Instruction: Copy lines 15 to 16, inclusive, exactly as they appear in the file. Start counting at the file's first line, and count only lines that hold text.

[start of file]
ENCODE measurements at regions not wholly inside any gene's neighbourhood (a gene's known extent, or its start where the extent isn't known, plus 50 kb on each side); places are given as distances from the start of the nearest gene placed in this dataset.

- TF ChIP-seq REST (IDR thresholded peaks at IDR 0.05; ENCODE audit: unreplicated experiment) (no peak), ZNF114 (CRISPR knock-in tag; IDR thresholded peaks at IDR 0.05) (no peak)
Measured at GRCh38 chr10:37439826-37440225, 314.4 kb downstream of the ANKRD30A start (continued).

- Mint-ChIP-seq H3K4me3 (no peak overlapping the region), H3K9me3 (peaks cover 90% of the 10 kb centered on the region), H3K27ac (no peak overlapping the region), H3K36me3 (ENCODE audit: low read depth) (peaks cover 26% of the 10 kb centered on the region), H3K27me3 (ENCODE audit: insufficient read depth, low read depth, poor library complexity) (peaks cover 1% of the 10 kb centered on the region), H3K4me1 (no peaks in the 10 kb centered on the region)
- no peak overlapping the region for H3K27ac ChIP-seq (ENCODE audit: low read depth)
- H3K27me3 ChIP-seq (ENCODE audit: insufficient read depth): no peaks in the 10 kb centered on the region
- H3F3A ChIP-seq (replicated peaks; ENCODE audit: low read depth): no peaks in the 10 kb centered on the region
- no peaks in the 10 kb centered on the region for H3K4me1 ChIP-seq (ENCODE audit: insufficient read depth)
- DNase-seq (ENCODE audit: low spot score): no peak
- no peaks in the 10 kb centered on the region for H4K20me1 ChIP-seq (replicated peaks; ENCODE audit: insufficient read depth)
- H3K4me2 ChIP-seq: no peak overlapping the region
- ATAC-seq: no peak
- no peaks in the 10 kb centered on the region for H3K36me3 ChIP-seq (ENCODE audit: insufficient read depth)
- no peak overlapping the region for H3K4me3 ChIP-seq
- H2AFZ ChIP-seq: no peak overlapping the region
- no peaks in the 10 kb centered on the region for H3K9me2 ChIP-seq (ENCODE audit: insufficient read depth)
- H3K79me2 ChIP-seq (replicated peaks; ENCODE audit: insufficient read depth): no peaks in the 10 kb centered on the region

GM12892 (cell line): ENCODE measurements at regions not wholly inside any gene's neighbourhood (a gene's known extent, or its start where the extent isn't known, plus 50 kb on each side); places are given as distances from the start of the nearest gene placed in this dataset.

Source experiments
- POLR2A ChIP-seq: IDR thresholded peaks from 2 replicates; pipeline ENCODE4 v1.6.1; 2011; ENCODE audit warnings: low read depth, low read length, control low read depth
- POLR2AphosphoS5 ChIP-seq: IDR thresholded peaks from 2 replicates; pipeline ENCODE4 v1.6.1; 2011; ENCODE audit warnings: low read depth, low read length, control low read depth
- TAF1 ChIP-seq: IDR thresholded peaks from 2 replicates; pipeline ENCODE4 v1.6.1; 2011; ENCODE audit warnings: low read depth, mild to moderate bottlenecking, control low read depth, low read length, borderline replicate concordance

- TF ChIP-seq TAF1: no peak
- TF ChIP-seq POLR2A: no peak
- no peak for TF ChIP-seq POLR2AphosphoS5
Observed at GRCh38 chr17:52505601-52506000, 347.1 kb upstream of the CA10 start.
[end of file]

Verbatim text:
- H2AFZ ChIP-seq: no peak overlapping the region
- no peaks in the 10 kb centered on the region for H3K9me2 ChIP-seq (ENCODE audit: insufficient read depth)